On October 24, people all over the world will be taking a stand for climate change. In four days, in over 160 countries, over 3700 actions have been registered to incorporate the number 350 into an iconic place in their community. This number represents the parts per million of CO2 in the atmosphere that is the safe limit for humanity. 350.org and the International Day of Climate Action’s goal is to decrease the CO2 in our atmosphere from 390 parts per million to 350:
“We are a group of people from around the planet—young and old, scientists and writers and activists—who have one thing in common. We know the most important number on earth: 350. And we know how to use that number to finally get global action on the worst crisis humans have ever faced. But we can only do it if you help.
A year ago, our greatest climatologist—NASA’s James Hansen—and his team produced a landmark series of studies. They showed that if we let the amount of carbon in the atmosphere top 350 parts per million, we can’t have a planet “similar to the one on which civilization developed and to which life on earth is adapted.”
The bad news is we’re already past that number—we’re at 390 parts per million, which is why the Arctic is melting, why drought is spreading across the planet, why people are already dying from diseases like dengue fever and malaria occurring in places where they’ve never been seen before.
The good news: that number gives us a target to aim for. When the world’s leaders meet in Copenhagen in December to reach agreement on a new climate treaty, we need them to go farther than they’ve planned to go: we need to make sure they’ll pay attention to the latest science and put forward a plan that gets us back to safety.”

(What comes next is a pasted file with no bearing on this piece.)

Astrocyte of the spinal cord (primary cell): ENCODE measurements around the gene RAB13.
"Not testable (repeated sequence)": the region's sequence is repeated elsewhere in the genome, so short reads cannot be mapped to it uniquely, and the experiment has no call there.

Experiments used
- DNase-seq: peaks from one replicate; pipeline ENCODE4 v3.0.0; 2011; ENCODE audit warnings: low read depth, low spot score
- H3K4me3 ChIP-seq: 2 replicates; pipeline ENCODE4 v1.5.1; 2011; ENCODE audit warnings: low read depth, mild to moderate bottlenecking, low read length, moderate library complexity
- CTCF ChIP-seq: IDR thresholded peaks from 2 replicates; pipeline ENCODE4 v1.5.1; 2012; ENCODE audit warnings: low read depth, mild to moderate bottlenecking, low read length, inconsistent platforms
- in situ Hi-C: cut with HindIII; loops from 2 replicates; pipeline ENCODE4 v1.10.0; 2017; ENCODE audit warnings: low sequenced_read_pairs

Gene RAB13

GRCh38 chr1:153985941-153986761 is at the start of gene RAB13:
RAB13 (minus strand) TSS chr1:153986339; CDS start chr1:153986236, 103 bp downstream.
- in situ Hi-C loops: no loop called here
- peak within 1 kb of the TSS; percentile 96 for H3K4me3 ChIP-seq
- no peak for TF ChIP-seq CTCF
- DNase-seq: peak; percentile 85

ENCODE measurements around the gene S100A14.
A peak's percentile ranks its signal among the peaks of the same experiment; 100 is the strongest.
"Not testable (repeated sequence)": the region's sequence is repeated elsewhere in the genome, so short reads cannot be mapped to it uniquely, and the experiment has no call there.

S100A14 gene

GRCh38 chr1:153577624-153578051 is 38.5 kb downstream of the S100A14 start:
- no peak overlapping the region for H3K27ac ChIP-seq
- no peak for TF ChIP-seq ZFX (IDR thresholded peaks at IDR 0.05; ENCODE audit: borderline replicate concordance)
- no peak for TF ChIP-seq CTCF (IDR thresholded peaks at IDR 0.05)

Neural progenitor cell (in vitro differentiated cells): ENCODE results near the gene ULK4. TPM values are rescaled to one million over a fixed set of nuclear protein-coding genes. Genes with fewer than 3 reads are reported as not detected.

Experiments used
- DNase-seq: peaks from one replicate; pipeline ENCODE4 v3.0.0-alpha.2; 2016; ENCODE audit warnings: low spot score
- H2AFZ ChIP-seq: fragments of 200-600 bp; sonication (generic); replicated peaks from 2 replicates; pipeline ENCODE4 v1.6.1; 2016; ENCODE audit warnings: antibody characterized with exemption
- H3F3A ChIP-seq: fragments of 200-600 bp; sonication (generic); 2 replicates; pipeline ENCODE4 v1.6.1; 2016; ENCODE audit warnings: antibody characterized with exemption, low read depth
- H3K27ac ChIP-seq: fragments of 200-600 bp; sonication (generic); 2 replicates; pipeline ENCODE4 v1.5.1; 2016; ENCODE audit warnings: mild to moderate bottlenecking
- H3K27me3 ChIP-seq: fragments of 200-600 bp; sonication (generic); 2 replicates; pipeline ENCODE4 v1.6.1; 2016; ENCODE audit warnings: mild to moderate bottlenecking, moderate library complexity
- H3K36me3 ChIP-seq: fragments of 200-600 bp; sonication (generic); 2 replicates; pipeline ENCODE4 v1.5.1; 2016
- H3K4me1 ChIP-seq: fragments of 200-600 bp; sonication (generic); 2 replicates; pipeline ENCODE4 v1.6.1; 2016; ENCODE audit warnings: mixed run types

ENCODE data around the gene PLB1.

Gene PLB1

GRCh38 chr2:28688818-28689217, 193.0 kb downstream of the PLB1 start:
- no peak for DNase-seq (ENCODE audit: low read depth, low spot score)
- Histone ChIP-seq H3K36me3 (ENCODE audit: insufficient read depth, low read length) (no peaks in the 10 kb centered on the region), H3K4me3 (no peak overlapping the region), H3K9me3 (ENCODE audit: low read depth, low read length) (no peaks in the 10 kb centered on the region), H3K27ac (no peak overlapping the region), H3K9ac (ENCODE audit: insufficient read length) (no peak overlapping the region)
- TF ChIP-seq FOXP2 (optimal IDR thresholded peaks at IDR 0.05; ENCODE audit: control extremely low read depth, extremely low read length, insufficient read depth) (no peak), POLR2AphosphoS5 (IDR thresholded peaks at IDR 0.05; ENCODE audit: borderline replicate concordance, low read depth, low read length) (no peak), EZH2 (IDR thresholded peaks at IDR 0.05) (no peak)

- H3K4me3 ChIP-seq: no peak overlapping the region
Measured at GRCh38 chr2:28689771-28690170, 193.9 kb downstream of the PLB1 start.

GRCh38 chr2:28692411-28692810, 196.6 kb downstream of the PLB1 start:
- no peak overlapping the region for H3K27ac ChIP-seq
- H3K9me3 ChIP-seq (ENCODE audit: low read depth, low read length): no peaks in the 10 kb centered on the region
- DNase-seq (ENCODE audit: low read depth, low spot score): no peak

Sioux Falls is taking part in International Day of Climate Action by completing its own action. Rather than raise a glass for October Green Drinks, join us in Falls Park to raise awareness for the environment. Here is the plan:
“Everyone will meet at 5th and Phillips at 3:30 pm, and we’ll parade to Falls Park at 3:50 pm. Inside the Horse Barn Arts Center will be a giant banner that participants will paint their hopes for the future of SD on, and it will be taken outside where everyone will gather in the formation of a giant 350. Pictures and video will be taken that will be sent to our legislators and displayed across the globe as well as on the screens of Times Square in NYC! The banner that is made will be displayed at the United Nations Climate Change Conference in Copenhagen this December.
Post party to follow the action at the Falls Overlook Cafe.”
Green Drinks is a monthly mixer organized by Astronaut and the Sioux Falls Green Project for anyone interested in conversation about all aspects of sustainability. Sioux Falls is just one of 626 cities world wide making green conversation over drinks. For more information about Green Drinks check out the website at greendrinks.org.
It is almost here . . . minus the long winter ahead. Plain Green 2010!
The dates for the next annual conference have been released: April 28 and 29, 2010. Add it to your calendar! Learn more about Plain Green at http://plaingreen.org/